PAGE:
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Numerical variables

thalesbruno profile image Thales Bruno Originally published at Updated on ・3 min read

Numerical Variables

Numerical variables, also known as quantitative variables, are the type of data that represent something measurable or countable like frequency, measurement, etc. Another attribute of numerical variables is that they are always numbers that can be placed in a meaningful order with consistent intervals.

As examples of quantitative variables we may mention:

  • Weight
  • Height
  • Sales
  • Production units
  • Movie Ratings

Discrete and continuous

Numerical variables may be either discrete or continuous.

Discrete values are the result of counting, like when we count how many goals a football team has scored in a season. Here, the data take certain numerical values, like 60, 65, 72, and so on.

On the other hand, continuous values are the result of a measurement. For instance, we may measure the weights in kilograms of football team players, and the data will assume continuous values inside a range, like 84.1kg, 74.89483kg.

Buckets and bins

Buckets and bins are the way we may organize the numerical data collected in a meaningful order with consistent intervals to analyze and make insights from them. For example, we might collect the number of movies produced in the 20th Century and put them in buckets of 10 years, and as result, we could see the evolution of the Movie Industry in the last century.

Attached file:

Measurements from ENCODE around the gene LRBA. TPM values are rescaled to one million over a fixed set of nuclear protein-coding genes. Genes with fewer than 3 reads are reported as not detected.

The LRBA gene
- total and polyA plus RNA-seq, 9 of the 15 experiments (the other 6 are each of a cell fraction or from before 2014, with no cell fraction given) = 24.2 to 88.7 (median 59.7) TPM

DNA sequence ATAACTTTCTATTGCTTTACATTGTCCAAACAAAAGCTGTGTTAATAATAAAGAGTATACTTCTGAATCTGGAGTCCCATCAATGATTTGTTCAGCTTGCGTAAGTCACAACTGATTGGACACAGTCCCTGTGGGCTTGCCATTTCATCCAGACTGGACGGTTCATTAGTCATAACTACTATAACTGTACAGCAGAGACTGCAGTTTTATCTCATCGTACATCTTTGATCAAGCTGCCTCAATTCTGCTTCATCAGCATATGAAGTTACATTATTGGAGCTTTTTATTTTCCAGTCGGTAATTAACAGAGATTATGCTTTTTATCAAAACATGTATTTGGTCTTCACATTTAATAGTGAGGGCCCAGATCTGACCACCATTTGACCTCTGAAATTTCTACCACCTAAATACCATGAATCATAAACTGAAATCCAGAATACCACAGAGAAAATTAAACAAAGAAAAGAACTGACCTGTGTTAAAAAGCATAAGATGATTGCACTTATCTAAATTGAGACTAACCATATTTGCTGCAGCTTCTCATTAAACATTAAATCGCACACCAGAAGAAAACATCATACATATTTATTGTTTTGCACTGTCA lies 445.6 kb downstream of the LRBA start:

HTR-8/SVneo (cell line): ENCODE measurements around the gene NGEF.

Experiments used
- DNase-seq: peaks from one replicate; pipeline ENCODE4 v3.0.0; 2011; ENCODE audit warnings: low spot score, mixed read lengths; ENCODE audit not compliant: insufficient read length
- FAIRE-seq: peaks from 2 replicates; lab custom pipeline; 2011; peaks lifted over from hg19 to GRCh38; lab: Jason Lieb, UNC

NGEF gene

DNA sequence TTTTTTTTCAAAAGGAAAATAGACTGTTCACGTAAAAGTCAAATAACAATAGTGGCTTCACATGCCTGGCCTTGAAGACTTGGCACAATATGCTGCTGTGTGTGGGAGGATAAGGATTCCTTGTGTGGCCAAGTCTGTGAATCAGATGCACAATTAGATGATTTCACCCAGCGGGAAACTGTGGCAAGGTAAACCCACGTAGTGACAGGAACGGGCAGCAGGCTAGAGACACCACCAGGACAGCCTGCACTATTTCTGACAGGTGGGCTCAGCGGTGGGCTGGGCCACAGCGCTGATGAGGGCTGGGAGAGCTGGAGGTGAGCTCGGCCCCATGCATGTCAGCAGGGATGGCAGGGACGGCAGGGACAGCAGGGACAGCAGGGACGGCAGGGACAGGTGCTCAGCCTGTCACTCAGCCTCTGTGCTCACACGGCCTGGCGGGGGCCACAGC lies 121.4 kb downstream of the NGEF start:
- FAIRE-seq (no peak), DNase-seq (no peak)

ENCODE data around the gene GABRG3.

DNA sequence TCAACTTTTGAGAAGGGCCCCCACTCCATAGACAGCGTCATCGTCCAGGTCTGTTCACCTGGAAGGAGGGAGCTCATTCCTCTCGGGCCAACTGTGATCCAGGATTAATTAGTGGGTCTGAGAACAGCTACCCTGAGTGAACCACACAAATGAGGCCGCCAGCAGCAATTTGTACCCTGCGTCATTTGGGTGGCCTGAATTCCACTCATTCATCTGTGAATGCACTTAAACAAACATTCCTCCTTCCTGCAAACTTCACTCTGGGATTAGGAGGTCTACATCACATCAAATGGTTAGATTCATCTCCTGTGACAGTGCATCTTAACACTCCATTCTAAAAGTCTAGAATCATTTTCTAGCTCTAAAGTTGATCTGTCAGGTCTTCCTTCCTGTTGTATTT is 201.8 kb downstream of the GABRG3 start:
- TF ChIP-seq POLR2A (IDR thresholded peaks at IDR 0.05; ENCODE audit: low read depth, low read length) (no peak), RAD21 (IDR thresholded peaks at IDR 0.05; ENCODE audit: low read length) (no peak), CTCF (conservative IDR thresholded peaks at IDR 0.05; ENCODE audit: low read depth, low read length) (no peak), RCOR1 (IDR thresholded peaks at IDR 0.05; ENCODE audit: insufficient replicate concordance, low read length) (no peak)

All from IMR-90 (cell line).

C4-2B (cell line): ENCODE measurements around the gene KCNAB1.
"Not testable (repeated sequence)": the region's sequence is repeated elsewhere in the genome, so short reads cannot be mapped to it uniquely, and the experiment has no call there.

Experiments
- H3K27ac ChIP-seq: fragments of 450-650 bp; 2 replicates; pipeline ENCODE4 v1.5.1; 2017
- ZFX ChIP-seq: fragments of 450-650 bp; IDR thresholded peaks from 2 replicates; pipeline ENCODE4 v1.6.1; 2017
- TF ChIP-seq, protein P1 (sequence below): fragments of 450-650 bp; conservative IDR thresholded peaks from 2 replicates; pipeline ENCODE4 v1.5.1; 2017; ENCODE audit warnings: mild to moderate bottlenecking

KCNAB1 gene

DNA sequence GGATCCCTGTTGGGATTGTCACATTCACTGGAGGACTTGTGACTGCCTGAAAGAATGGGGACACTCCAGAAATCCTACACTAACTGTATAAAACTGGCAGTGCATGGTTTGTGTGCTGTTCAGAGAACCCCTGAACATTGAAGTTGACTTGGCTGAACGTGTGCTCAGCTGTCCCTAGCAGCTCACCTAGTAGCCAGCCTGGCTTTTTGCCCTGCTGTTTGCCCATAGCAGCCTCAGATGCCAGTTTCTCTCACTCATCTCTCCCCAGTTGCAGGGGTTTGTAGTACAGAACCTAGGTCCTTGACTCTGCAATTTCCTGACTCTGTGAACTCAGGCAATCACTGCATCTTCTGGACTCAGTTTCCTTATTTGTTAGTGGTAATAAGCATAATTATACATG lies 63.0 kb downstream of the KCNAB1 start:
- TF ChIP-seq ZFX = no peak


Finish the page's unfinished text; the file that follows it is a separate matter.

But in this article, we will demonstrate a bit of numerical data using the Kaggle Google Play Store Apps dataset from Lavanya Gupta as we did in the article about Categorical Variables.

Using pandas, we will load the dataset, but only the Rating column, which is a typical numerical variable. The users rated the Apps from 1.0 to 5.0.

import pandas as pd
import as px
from collections import Counter

df = pd.read_csv("./data/googleplaystore.csv", usecols=['Rating'])

# Drop missing values
df.dropna(axis=0, inplace=True)

ratings = df.Rating

# Drop a outline rating of 19.0 (from some error)
ratings.drop(10472, inplace=True)

# Plot a histogram
fig = px.histogram(ratings, x='Rating', title='Google Play Store Apps Ratings', template="simple_white")
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The chart we see above is a Histogram, which seems like the Bar Chart we've plotted in the Categorical Variable post, but actually they have some important differences. In a Histogram there is no space between the bars, and the intervals are equally spaced, as expected to numerical values.

The shape of the histogram already gives us useful information. The histogram above is left-skewed (it has a tail to the left), so we may conclude that most Apps were well evaluated because the highest rectangles are on the right side of the histogram, where we have the highest rates (between 4.0 and 5.0).

Other shapes a histogram can have are right skew, symmetric, bimodal, uniform. Perhaps we will see more examples of histogram shapes in the next posts!

References | 1.2 Data: Quantitative Data & Qualitative Data 🔎 | 1.1.1 - Categorical & Quantitative Variables 🔎

YouTube | Brandon Foltz | Statistics 101: Descriptive Statistics, Histograms


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